R&D: The current state of affairs

Sunday, September 03, 2006 | 08:45 AM

I am not a big fan of share buybacks. I have said in the past that my first priority would much rather be R&D versus a buyback; A special or regular dividend is also preferable. 

When the company I sit on the BoD on had a windfall from a patent matter last year, we authorized a 90 cent special one time dividend -- and this from a small tech company, no less.   

Today's NYT has an article on the state of R&D at the moment. It is a mixed picture, but with some negative trends developing:  "While the United States remains the world’s biggest investor in research and development, there are troubling signs. At a time when some of the nation’s most formidable competitors are investing heavily in research, the United States is treading water."


US R&D versus Other Nations
click for larger chart
Courtesy of the NYT


The prime issue in my book is the threat from China, and to a lesser degree Korea and Japan. During the 90s, the U.S. regained much of its luster thanks to our enormous technology growth; Think of how much the U.S. dominates the entire PC, Networking, Storage and Internet sectors  -- that's the result of R&D from the late 80s.

However, we are starting to slip in biotech -- think stem cell research. I'm not sure who else might be contesting with us for Nano-technology; And I do think that -- unless Oil drops below $50 -- the field of alternative energy is now wide open. I'd love to see a special Capital Gains tax exemption for long term investing in that field  (i.e., 5-10 years).

Here's an excerpt from the NYT piece:

"Total R.& D. spending in the United States grew for decades until 2002, when it dropped for the first time in 50 years after the crash of technology stocks. According to the latest figures from the National Science Foundation, such spending climbed slightly in 2003, to $291.9 billion, after adjusting for inflation, and is estimated to have increased to $312.1 billion in 2004.

Because the official numbers stop there, industry groups try to make more up-to-date estimates. Battelle, the science and technology company based in Columbus, Ohio, working with R&D magazine, expects research and development spending to grow 2.9 percent this year, to $328.9 billion. That growth rate is around the historical average, and about half the average growth of the late 1990’s.

The underlying picture, however, is less comforting than these numbers suggest.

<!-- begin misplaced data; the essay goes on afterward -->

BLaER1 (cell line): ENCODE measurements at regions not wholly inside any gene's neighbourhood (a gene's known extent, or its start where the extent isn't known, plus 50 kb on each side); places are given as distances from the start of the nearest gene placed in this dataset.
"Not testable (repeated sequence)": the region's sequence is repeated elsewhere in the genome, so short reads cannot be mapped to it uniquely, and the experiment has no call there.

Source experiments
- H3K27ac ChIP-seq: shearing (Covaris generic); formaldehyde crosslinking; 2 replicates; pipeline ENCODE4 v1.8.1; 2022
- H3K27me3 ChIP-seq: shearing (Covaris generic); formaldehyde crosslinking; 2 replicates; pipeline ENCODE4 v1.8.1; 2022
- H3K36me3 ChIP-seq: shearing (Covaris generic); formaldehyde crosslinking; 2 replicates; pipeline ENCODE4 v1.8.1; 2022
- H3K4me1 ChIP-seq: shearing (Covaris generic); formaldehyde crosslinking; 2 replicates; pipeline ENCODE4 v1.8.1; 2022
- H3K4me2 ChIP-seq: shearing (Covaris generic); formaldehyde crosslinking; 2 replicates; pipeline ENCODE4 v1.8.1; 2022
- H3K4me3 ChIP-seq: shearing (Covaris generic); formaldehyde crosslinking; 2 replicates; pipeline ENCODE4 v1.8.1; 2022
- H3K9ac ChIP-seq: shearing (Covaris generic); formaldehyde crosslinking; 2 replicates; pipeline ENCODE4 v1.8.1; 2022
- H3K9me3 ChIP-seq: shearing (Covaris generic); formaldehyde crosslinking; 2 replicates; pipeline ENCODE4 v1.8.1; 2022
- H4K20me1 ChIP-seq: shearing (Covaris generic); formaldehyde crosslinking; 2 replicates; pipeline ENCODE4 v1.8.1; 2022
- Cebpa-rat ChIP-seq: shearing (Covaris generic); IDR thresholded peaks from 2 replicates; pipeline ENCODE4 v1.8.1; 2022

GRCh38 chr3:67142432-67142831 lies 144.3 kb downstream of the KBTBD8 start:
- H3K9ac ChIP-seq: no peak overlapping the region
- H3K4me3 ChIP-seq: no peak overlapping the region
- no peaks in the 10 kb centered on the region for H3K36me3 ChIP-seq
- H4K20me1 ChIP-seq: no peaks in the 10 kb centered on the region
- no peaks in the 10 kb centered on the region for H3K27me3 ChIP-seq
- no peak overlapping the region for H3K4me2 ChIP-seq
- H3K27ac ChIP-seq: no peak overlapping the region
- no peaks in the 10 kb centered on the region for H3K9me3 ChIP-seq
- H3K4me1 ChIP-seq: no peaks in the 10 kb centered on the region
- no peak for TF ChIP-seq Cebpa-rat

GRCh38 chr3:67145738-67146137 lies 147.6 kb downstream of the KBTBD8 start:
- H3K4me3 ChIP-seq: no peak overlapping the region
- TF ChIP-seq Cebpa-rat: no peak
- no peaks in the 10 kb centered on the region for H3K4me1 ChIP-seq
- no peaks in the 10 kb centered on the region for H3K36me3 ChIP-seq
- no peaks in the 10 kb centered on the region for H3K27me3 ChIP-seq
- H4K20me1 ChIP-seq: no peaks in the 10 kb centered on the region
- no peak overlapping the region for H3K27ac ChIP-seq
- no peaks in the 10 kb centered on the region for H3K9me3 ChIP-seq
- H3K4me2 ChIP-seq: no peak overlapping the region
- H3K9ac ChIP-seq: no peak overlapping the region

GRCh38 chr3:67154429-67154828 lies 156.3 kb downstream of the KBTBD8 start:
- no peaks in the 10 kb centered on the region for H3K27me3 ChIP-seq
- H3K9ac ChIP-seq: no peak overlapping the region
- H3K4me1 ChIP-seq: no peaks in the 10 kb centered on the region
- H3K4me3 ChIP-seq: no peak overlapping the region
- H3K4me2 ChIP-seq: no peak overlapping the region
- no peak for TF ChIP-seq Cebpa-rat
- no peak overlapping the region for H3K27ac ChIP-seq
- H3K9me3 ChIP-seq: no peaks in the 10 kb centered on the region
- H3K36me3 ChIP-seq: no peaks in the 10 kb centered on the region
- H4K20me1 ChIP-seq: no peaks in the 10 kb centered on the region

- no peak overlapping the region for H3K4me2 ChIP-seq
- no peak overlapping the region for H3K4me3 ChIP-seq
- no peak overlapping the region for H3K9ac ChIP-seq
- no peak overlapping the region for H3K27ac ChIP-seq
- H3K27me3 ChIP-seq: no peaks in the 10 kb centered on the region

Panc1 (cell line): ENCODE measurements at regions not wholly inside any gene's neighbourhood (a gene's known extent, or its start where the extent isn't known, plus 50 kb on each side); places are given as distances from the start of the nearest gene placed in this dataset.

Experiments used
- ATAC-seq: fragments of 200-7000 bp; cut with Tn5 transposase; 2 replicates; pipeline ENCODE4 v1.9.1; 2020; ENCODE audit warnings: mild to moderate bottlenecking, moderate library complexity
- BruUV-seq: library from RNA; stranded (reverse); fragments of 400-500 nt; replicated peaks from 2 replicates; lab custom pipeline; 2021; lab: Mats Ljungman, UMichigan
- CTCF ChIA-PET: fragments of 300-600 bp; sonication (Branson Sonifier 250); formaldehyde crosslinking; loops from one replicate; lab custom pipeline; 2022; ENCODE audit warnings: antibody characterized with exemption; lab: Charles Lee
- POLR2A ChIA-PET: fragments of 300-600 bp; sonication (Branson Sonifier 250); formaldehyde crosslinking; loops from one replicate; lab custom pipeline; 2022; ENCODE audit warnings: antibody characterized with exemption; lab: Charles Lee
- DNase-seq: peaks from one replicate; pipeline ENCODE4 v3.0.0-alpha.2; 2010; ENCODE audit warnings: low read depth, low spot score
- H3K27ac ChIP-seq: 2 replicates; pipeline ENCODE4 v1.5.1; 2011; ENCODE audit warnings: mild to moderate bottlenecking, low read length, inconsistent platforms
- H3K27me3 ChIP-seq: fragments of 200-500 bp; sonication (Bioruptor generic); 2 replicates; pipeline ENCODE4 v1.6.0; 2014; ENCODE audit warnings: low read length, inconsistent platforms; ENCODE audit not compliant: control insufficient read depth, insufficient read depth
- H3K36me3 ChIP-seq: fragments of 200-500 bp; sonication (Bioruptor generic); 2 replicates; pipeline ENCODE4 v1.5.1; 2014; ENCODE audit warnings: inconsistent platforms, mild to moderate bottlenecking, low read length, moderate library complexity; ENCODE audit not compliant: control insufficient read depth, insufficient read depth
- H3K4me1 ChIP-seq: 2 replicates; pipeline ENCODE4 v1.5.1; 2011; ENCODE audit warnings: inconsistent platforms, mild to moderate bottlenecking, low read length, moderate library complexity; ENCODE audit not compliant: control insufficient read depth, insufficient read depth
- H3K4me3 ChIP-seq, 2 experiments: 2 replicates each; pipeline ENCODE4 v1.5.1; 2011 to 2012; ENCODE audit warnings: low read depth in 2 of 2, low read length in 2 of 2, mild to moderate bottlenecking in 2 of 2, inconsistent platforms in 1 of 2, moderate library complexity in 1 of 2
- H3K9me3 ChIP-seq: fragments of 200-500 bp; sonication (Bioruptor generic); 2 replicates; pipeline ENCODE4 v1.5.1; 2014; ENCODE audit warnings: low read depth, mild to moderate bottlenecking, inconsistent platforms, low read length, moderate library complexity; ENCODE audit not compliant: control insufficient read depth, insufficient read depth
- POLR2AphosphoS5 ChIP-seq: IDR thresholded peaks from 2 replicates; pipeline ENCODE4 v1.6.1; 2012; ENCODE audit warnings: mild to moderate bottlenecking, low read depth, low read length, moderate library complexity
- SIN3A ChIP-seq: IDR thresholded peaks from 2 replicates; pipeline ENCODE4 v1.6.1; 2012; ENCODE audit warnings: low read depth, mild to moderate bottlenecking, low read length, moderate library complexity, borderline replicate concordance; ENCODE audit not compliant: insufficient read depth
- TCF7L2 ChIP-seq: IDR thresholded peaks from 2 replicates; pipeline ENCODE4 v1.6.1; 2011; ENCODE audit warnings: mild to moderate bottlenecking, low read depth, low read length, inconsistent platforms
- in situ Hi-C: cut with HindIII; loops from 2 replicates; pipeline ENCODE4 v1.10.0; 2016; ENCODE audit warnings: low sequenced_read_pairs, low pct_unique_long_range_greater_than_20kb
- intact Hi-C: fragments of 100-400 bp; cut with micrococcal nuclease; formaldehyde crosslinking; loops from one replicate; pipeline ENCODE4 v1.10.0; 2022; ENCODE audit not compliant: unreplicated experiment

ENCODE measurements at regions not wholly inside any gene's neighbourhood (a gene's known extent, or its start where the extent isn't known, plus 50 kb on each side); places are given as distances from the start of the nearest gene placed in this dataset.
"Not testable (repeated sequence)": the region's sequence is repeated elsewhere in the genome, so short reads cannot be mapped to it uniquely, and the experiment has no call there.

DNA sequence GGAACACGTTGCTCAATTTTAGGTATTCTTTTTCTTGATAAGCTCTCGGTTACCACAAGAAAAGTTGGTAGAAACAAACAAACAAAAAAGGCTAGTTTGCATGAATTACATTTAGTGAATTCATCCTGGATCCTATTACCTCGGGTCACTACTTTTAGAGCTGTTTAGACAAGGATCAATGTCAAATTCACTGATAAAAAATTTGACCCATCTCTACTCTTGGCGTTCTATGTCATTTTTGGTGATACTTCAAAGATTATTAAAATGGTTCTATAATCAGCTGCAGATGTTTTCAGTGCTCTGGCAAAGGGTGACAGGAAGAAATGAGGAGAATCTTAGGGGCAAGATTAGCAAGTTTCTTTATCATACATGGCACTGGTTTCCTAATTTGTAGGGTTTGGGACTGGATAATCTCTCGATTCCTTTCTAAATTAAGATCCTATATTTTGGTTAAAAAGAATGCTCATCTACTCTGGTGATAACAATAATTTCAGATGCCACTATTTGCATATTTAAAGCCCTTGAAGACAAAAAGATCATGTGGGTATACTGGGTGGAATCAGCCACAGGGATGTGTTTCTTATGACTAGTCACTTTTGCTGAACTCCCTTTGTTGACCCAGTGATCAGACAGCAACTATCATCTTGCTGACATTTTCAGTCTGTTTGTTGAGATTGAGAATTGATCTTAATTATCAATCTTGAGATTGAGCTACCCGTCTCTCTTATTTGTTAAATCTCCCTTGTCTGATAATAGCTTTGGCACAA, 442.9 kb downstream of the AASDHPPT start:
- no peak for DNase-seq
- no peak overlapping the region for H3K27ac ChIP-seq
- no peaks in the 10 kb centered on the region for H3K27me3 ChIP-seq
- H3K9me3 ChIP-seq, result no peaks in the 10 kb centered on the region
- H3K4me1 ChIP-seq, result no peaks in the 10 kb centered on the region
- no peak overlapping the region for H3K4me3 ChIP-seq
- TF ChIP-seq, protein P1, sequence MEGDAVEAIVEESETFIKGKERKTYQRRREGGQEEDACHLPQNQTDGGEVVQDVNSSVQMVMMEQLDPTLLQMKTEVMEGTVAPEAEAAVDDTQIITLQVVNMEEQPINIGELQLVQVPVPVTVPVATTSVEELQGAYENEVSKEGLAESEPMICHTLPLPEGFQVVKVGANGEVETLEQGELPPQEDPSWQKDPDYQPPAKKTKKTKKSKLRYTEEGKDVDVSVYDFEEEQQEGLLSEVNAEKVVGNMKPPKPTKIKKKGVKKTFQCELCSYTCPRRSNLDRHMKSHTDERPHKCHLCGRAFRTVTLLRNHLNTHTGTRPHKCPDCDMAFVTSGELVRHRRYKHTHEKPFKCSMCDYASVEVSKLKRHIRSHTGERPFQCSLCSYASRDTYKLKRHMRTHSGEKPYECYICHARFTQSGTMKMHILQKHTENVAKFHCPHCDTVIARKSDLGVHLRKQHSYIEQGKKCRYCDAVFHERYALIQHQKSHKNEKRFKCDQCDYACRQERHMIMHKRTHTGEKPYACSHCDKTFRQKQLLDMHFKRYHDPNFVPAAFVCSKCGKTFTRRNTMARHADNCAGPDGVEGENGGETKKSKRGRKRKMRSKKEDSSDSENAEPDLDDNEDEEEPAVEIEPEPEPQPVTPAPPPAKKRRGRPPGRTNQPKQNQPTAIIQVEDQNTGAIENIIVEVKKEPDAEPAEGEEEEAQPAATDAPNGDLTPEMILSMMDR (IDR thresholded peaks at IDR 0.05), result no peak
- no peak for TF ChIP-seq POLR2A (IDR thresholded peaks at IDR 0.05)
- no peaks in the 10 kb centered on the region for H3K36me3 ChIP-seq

After several years of spending a bit more on research and development, the federal government is cutting back in some areas, after adjusting for inflation. While the government will continue to spend more on developing weapons systems and spacecraft, overall government investment in basic and applied research — the foundation of the nation’s innovative capacity — is in some ways shrinking.

Kei Koizumi, director of the research and development budget and policy program at the American Association for the Advancement of Science, says federal investment in research as a share of the nation’s total economic output is projected to drop to 0.4 percent in 2007 from 0.5 percent this year. (While 0.4 percent has been the average since the 1970’s, Mr. Koizumi said it was widely recognized that as technology drives more of the economy, research to replenish the knowledge base for future innovations becomes more important.)

It wouldn’t be so bad if this were just a blip. But R.& D. investment has been a declining priority for the government — once the dominant source — for several decades. Forty years ago, the government accounted for 67 percent of total R.& D. spending; today, its share is roughly 30 percent. Corporate America makes up most of the rest."

Worth thinking about: What is the next major catalyst for economic growth over the upcoming 2 decades?


The State of Research Isn’t All That Grand
Economic View
NYT, September 3, 2006

Sunday, September 03, 2006 | 08:45 AM | Permalink | Comments (26) | TrackBack (0)
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I would be alarmed, if I thought GOVERNMENT was the only conduit for the planning and funding of research and development. (As if government had a monopoly on competency.) In the past government certainly tried to be the exclusive source for supervision and money.

I would argue MARKETS are more efficient, especially when the objectives are obviously lucrative. Thus government R&D would be more appropriate for “research for the sake of research”. If government spends more money on research, for the sake of spending more money, inefficiency will result.

In the case of stem cell research, there is no shortage of private investment money. A government running a deficit should avoid frivolous spending. Some businessmen are looking for a handout and have duped bleeding heart liberals.

What will be the catalysts of the next big thing? Probably all great developments can be connected to some government research, but this demonstrates the pervasiveness of government research, not its necessity. Looking backwards, some of the greatest changes in the last five decades can be linked to the government, such as the Internet. However, most of the development of the technology and infrastructure of the Internet occurred in the private sector.

Finally, I wonder about the ownership of discoveries. If the government (or Al Gore) built the Internet, how much investment was recouped? Same goes for stem cell research. Are we redistributing income from tax payers to share holders?

Posted by: James Mitchell | Sep 3, 2006 9:38:54 AM

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